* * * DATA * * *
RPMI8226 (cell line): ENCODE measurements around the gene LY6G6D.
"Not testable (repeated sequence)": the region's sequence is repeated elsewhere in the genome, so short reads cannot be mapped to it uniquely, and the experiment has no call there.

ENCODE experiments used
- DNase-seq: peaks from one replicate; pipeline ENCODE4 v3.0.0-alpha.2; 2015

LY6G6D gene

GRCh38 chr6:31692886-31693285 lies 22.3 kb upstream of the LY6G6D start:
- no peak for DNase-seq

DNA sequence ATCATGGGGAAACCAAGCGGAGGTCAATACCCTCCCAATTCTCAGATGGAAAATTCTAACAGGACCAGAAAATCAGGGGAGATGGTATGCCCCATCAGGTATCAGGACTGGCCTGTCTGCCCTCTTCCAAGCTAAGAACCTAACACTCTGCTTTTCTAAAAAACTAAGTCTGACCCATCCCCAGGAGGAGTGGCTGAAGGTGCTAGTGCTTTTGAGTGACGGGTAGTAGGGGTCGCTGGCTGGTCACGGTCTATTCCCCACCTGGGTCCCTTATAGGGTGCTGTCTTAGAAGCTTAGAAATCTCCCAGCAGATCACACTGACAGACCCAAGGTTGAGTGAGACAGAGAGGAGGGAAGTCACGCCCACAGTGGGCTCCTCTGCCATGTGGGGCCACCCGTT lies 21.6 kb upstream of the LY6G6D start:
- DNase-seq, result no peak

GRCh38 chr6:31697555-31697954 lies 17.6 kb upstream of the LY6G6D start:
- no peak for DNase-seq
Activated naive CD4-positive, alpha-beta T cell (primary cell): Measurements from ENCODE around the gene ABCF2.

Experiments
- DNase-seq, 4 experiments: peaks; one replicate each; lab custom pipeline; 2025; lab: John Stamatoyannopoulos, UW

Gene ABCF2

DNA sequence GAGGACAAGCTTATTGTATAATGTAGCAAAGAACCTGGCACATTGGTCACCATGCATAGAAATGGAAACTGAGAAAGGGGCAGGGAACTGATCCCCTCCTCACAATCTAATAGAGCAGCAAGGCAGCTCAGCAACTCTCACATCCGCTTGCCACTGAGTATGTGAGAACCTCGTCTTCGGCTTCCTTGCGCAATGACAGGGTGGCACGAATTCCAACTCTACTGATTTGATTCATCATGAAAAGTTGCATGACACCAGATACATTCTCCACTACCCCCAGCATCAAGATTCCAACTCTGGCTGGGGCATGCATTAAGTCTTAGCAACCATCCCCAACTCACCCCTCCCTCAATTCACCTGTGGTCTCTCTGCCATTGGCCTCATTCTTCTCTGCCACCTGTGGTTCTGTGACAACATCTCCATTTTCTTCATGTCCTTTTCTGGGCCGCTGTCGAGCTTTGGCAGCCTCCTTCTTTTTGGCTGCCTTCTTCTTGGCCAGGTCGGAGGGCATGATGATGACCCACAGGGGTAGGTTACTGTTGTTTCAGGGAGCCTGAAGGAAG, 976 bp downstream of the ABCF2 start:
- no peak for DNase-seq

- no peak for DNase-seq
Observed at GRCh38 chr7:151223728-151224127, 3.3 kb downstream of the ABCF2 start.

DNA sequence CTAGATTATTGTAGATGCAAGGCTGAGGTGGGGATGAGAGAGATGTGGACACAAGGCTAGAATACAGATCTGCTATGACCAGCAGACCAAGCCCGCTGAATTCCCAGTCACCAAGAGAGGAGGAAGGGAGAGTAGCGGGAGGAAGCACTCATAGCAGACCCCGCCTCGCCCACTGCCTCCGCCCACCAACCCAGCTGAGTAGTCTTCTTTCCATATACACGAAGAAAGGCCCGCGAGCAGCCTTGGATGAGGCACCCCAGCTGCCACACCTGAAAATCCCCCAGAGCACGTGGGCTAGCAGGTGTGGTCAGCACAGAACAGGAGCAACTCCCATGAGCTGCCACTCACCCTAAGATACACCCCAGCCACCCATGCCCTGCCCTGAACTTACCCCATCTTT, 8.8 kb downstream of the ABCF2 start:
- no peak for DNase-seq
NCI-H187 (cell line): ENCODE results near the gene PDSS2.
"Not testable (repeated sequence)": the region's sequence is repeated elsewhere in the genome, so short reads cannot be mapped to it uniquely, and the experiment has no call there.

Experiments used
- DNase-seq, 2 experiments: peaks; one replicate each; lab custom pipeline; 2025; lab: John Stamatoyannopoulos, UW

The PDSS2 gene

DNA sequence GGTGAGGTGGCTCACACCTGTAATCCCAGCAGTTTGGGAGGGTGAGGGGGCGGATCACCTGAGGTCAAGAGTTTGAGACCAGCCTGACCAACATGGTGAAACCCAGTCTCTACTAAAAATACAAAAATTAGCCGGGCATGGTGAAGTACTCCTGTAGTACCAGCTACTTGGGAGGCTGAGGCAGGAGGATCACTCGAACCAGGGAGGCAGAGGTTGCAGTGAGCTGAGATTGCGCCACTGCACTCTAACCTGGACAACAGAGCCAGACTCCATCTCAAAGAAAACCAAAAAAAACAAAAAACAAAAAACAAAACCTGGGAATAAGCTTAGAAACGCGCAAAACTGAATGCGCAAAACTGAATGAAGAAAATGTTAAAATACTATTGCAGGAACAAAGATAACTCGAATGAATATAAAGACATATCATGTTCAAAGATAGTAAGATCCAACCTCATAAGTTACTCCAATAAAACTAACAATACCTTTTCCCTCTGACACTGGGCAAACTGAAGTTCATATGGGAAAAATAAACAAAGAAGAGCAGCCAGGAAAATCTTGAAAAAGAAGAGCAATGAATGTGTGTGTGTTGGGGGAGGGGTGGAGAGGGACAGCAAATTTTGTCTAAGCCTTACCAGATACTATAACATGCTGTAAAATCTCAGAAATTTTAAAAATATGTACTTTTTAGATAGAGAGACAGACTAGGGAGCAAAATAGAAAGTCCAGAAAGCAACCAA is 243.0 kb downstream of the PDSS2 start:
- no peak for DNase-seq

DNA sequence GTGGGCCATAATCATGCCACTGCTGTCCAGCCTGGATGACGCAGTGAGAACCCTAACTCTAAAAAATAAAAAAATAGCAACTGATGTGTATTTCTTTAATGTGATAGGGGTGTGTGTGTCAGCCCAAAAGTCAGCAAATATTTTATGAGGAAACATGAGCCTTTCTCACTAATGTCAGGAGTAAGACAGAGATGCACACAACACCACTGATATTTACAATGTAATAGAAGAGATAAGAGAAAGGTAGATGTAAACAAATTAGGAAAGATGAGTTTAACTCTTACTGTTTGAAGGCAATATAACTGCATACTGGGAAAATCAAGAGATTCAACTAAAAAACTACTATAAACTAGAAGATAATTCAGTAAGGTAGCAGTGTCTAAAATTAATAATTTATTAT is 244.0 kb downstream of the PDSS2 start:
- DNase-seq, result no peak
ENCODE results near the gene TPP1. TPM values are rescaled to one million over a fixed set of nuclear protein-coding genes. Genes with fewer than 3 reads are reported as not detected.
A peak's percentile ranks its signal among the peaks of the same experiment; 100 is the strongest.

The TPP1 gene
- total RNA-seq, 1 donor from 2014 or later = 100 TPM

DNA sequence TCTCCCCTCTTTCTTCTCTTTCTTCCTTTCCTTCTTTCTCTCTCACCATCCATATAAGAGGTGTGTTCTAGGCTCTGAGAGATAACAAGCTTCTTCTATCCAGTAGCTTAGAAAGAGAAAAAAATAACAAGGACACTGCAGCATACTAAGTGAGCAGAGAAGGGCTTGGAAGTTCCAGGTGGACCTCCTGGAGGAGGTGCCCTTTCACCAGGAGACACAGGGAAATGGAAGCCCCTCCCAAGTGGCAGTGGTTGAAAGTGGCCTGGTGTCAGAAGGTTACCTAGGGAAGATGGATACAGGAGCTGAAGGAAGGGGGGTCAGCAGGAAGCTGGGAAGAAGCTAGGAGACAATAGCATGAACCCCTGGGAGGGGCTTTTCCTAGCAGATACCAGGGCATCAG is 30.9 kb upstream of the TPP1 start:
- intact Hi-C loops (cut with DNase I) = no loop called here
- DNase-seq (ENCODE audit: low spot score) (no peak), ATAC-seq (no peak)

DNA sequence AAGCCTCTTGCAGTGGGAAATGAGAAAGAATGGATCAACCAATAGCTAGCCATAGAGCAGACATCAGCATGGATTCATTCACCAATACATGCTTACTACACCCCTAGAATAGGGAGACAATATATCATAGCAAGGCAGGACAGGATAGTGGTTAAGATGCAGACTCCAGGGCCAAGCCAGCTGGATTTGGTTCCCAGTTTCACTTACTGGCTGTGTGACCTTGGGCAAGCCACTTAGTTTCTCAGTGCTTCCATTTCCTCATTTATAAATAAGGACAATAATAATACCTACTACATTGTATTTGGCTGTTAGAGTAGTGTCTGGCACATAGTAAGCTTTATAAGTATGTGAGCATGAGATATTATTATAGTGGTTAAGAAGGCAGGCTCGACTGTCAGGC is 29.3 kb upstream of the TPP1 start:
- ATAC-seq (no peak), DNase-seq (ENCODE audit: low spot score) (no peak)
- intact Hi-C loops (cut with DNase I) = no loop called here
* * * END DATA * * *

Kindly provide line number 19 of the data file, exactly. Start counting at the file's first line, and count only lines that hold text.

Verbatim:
Observed at GRCh38 chr7:151223728-151224127, 3.3 kb downstream of the ABCF2 start.